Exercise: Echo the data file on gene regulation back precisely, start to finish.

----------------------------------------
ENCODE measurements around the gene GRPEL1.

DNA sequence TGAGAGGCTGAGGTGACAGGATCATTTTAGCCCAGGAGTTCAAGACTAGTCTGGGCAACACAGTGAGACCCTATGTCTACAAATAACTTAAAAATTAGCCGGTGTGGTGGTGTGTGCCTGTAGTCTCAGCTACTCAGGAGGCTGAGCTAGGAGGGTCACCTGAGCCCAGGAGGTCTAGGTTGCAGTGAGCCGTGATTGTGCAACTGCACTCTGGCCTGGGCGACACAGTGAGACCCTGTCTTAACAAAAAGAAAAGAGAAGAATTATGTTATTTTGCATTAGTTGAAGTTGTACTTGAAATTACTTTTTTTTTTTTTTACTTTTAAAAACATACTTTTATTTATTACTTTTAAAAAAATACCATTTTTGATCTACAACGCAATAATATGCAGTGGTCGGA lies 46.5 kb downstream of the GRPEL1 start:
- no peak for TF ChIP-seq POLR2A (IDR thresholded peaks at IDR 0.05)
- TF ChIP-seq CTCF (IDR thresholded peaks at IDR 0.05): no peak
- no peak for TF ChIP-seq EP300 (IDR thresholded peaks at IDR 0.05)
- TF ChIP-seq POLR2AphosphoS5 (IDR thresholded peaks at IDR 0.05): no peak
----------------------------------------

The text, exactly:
ENCODE measurements around the gene GRPEL1.

DNA sequence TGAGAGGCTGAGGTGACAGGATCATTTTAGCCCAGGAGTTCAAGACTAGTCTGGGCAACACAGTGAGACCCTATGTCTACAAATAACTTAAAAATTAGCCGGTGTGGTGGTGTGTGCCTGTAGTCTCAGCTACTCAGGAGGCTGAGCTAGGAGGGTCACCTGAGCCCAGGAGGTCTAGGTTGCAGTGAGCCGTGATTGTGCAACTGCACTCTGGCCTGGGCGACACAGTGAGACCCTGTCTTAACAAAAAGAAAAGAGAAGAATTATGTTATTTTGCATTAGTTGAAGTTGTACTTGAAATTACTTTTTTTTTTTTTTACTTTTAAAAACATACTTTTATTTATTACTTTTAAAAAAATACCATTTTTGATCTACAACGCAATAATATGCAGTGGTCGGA lies 46.5 kb downstream of the GRPEL1 start:
- no peak for TF ChIP-seq POLR2A (IDR thresholded peaks at IDR 0.05)
- TF ChIP-seq CTCF (IDR thresholded peaks at IDR 0.05): no peak
- no peak for TF ChIP-seq EP300 (IDR thresholded peaks at IDR 0.05)
- TF ChIP-seq POLR2AphosphoS5 (IDR thresholded peaks at IDR 0.05): no peak